On the eve of war, Tucker Carlson defended Putin. Now he’s backpedaling

A man in a suit on the TV news set
Tucker Carlson, host of “Tucker Carlson Tonight.”
(Richard Drew / Associated Press)

The conflict in Ukraine and backpedaling were the main themes of Tucker Carlson’s show Thursday after the Fox News host was slammed for defending Russian President Vladimir Putin, and dragging President Biden, in the lead-up to Russia’s invasion of the Eastern European nation.

“I don’t think anybody approves of what Putin did yesterday,” he said. “I certainly don’t.”

That wasn’t the note he sounded 24 hours earlier, just before tanks rolled over the border between Ukraine and Belarus, bombs detonated over the capital, Kyiv, and families sought shelter in underground subway stations. As on-scene reporters stressed the gravity of the situation, and American media outlets reacted with equal solemnity, one notable exception emerged: Fox News.


As Putin started a war, the conservative news outlet’s top talent sympathized with the former KGB-agent-turned-despot over the U.S. and its allies — a stunning move even for the network that provided a megaphone for Trump’s Big Lie about a “rigged” election. But on Wednesday, any expectation that Carlson and Fox News colleague Laura Ingraham would tone down the pro-Putin disinformation they’d been feeding their viewers quickly evaporated.

Fox News abandoned “fair and balanced” before Donald Trump assumed office, but its assault on truth has only ramped up since. And the devolution was televised.

Jan. 19, 2021

Instead, Carlson used Wednesday’s show to wave the flag not for the U.S. or its suffering ally Ukraine, but for Putin. Questioning why we should hate the autocratic and isolated Russian ruler, the “Tucker Carlson Tonight” host discounted Ukraine as “a pure client state of the United States State Department.”

That same evening, Ingraham blamed the conflict on the “weakness and the incompetence” of the Biden administration, a position echoed by a number of Republican elected officials, and called Ukrainian leader Volodymyr Zelensky’s desperate appeal for Putin to stop the attack a “pathetic display.” You read that correctly. She was mocking a last-ditch effort to save lives and country.

A woman in a purple top speaks at a microphone
Laura Ingraham speaks during the third day of the Republican National Convention in Cleveland in 2016.
(Mark J. Terrill / Associated Press)

Characterizing the Russian advance as a “border dispute,” Carlson preferred to lay blame on the opposition: Democrats had conditioned folks “to hate Putin,” he said, going so far as to urge his viewers to rethink their feelings about good ol’ Vlad: “Has Putin ever called me a racist? Has he threatened to get me fired for disagreeing with him? Has he shipped every middle-class job in my town to Russia? Did he manufacture a worldwide pandemic that wrecked my business and kept me indoors for two years? Is he teaching my children to embrace racial discrimination? Is he making fentanyl? Is he trying to snuff out Christianity?”

The answer, to Carlson’s mind, is no. (Nothing, not even jailing antiwar protesters, is worse than submitting cable news hosts to criticism.) Which makes Putin the good guy and Biden the bad. And since Joe likes Ukraine, Fox News logic demands irrationally turning on your own country and supporting the enemy to ... own the libs?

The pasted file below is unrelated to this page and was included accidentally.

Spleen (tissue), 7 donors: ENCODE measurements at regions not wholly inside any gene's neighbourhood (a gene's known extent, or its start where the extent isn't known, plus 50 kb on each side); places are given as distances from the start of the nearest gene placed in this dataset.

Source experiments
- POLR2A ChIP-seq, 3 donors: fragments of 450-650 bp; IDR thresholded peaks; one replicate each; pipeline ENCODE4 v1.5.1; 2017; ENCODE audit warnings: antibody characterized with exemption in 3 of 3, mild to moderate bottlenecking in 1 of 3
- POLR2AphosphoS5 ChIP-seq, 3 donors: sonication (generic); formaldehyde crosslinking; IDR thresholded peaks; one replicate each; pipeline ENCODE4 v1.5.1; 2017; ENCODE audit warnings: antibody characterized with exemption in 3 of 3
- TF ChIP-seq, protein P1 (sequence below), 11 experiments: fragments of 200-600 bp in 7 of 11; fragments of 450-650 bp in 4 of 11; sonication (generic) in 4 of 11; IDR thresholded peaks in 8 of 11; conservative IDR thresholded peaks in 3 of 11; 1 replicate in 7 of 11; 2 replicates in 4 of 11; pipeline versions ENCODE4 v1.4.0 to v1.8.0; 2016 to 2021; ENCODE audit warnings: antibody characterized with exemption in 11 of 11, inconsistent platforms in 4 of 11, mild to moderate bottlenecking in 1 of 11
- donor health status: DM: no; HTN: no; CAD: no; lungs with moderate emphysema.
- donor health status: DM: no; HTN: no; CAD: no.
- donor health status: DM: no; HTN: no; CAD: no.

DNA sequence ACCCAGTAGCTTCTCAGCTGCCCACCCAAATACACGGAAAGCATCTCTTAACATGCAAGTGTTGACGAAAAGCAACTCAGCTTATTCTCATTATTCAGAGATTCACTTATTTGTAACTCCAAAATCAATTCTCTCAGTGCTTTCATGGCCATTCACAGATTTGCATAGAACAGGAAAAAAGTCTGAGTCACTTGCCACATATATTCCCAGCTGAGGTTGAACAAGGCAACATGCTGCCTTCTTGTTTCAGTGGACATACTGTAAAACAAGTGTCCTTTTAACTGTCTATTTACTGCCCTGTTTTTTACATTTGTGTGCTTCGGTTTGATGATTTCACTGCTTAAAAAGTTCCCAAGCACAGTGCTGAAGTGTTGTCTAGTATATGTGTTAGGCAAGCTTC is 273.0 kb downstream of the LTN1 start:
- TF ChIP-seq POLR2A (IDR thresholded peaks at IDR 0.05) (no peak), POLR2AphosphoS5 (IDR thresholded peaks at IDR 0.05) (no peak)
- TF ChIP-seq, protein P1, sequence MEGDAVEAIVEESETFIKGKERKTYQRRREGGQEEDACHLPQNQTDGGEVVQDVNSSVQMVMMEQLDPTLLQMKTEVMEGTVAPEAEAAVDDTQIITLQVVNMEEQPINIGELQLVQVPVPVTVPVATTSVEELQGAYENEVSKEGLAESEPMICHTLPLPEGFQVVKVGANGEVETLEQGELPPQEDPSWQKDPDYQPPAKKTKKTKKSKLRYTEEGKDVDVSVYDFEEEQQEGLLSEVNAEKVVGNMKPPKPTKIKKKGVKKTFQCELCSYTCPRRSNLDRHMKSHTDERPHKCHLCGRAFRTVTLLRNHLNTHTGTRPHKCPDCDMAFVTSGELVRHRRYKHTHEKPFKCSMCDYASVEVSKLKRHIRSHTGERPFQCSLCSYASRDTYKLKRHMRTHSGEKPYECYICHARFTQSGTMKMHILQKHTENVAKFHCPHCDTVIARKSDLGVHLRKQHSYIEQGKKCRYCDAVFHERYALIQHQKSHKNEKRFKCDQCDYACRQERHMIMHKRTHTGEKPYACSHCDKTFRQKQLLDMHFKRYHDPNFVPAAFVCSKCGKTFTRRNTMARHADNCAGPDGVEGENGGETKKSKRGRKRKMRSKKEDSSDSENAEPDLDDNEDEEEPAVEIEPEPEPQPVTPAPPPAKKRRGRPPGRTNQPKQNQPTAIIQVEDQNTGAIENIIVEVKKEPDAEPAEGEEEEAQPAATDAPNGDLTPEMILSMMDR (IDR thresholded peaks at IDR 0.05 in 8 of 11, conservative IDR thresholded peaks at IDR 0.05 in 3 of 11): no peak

Never mind the unprovoked attack was soon condemned by multiple heads of state, or that it prompted sanctions and sparked protests from Sydney to St. Petersburg. Carlson had all the footing he needed: Former President Trump had already referred to Putin as a “genius” for his aggression in the region, just as he had spoken highly for years of the man whose meddling helped him into the White House.

For the first time in decades, foreign correspondents find themselves covering a European conflict.

Feb. 24, 2022

By primetime Thursday, Carlson had changed his tune: “Vladimir Putin started this war,” he said. “He is to blame tonight for what we’re seeing tonight in the Ukraine.”

Then he quickly pivoted. “The question is ... how should the United States respond to what he has done? Within minutes of the outbreak of the war last night the usual liars on television began leveraging this tragedy for partisan political gain. ... It’s contemptible. But we’re going to ignore that tonight and talk about what matters.”

As much as Carlson wanted folks to ignore his previous week (OK, five years) of blowing kisses at Russia’s strongman, his love letters were scattered about social media. Russian state media reportedly aired his flattering commentary with subtitles to show Putin’s subjects how Americans really feel, as well as an article titled, “Tucker Carlson wonders why U.S. elites hate Putin.”

The pro-Russia stance of the network’s “opinion” hosts created quite the cognitive dissonance with Fox’s news operations. Whiplash kicked in Wednesday when the network moved from mortar blasts to partisan chatter. Trey Yingst in Kyiv reported from under a helmet against the backdrop of sirens, then host Shannon Bream threw to White House correspondent Kevin Corke, who immediately situated the reactions of American politicians within the realm of Democratic/Republican squabbling.

“Barack Obama, you may recall, said to Mitt Romney’s suggestion back in 2012 that the Kremlin was America’s number one enemy that ‘the 1980s called, they want their foreign policy back,’” Corke said. “Joe Biden at the time said we were mired in a Cold War mind-set if you listened to Romney. Hillary Clinton said his thinking was dated and backward....”


As for reaction from inside the Kremlin? You’ll have to ask Carlson.